About seven in 10 rural families live within 10 miles of a private elementary school. While charter schools are scarcer in rural areas, they’re accessible in states that have encouraged their formation and growth. In Arizona, more than eight in 10 students live in the same zip code as at least one charter school. 

Rural areas are also seeing the rise of micro-schools, a modern reimagining of the one-room schoolhouse. Groups like Acton Academy, Adamo Education, Great Hearts, Kai Pods and Prenda are teaching students in small groups, sometimes operating out of homes or church basements. Their approaches vary greatly – ranging from classical to Montessori – but all offer greater flexibility and individualized attention than the traditional classroom environment.

Additionally, high-quality virtual schools are available to anyone with a decent Internet connection – which is becoming increasingly available in rural America. A 2021 survey by the Pew Research Center found that 72% rural Americans said they have a broadband Internet connection at home, up 19 percentage points since 2016. 


Kat lives in a rural area of Arizona and her son uses his ESA to learn online via Outschool. In addition to core classes like English, math and science, he takes several electives. One of his favorites was an "adulting" class where he learned how to manage a bank account, keep a check book, read receipts, and more. And, yes, he’s now reading and writing essays on grade level.

As for fears that the wide availability of education options would "kill" rural schools, that hasn’t happened. Arizona, for example, has consistently ranked among the top states for education freedom and choice over the past two decades. More students exercise their school choice options in Arizona than in any other state. If choice policies harmed district schools, then Arizona’s rural schools would be falling apart.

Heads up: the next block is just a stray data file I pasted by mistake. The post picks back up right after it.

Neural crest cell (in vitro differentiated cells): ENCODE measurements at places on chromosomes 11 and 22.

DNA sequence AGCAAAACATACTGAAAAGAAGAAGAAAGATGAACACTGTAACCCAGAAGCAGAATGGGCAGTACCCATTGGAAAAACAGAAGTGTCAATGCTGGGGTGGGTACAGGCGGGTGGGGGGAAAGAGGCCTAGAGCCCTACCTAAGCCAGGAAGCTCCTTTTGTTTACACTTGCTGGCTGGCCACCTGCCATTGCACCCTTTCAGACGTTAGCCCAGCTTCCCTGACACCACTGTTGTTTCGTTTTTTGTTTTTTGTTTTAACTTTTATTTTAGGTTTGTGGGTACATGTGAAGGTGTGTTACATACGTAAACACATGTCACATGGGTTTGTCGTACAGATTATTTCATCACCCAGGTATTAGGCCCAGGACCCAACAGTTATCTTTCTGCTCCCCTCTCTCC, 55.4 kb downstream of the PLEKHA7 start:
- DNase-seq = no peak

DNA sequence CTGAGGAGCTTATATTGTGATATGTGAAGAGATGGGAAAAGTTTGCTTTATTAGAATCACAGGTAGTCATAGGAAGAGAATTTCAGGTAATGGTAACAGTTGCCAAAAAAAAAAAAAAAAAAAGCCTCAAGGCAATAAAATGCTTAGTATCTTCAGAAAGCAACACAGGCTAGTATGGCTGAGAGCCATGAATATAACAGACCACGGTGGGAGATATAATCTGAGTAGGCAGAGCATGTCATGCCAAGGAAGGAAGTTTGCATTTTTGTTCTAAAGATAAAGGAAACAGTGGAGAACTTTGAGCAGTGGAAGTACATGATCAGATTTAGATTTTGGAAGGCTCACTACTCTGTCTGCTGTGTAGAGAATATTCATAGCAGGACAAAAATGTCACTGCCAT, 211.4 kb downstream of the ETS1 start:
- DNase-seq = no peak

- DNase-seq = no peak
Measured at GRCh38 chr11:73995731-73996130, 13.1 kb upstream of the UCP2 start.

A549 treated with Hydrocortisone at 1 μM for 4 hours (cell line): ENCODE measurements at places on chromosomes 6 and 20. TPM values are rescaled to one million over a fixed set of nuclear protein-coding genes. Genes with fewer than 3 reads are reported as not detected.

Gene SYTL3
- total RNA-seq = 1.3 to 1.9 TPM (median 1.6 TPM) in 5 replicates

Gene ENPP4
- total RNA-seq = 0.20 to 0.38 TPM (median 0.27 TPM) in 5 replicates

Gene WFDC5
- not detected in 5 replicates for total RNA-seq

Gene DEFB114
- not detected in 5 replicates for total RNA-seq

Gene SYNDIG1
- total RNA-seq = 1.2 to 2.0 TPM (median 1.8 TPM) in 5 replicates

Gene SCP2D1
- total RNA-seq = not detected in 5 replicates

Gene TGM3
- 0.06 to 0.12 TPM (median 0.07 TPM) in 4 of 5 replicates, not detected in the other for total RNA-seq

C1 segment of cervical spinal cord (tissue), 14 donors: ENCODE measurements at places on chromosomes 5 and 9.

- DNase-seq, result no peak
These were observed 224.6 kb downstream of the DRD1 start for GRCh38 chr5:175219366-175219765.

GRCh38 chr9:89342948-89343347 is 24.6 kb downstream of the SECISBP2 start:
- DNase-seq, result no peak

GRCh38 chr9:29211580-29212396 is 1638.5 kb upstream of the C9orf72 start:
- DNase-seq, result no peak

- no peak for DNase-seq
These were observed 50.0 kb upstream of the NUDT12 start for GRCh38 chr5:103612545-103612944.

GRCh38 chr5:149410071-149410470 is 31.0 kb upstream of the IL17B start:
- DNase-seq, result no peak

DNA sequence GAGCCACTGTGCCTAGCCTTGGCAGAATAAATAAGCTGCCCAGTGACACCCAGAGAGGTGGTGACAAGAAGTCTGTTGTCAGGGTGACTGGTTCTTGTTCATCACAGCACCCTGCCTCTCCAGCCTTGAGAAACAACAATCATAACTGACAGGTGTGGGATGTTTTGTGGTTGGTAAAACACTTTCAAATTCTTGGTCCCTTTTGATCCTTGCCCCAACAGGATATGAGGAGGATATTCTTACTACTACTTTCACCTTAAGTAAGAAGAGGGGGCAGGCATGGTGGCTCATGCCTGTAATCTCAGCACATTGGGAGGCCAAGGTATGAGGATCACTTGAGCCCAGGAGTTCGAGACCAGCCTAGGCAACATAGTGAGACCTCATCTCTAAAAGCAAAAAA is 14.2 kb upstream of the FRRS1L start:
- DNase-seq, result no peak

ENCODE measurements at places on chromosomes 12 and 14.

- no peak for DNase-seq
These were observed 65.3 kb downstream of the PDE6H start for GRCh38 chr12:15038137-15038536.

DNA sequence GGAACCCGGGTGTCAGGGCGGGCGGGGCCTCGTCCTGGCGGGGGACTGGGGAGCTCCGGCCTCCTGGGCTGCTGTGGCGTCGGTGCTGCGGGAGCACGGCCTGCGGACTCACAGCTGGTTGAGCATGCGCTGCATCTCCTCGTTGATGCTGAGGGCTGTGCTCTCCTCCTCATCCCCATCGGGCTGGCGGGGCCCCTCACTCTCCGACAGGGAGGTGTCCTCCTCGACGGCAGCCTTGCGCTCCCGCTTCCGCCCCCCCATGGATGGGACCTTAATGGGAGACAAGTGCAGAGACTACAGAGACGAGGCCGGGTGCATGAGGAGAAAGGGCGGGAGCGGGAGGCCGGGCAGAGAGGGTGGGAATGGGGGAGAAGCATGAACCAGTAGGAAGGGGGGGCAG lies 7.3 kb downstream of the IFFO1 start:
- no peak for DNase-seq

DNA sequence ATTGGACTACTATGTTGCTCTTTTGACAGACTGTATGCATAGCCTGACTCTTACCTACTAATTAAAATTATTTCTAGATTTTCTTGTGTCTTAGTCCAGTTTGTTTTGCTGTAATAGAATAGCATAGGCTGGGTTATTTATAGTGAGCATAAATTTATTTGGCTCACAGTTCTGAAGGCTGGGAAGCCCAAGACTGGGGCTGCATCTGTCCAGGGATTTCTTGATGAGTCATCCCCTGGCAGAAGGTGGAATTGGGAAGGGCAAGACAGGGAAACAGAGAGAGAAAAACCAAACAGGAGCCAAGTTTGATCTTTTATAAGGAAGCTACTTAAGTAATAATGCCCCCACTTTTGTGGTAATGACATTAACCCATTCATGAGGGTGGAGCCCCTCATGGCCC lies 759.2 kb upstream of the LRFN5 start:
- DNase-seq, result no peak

In fact, Arizona’s rural schools are improving much more than the national average. From 2007 to 2019, Arizona rural students’ fourth and eighth grade reading and math scores on the National Assessment for Educational Progress increased by a combined 21 points, while scores in rural schools nationally decreased by two points. On the most recent NAEP, post-pandemic, Arizona’s rural students were still up a combined nine points while rural students nationally dropped 17 points from 2007.

Far from being a "rural school killer," education choice policies like ESAs expand educational opportunity for rural families while spurring rural district schools to improve their performance.

By embracing education choice policies, state lawmakers can deliver on the promise of America’s education system and ensure that all children have access to the learning environment that best meets their individual needs and helps them to achieve their full potential.


Matthew Ladner, Ph.D., is director of the Arizona Center for Student Opportunity at the Arizona Charter School Association.

Data & News supplied by
Stock quotes supplied by Barchart
Quotes delayed at least 20 minutes.
By accessing this page, you agree to the following
Privacy Policy and Terms and Conditions.
Copyright © 2010-2020 & California Media Partners, LLC. All rights reserved.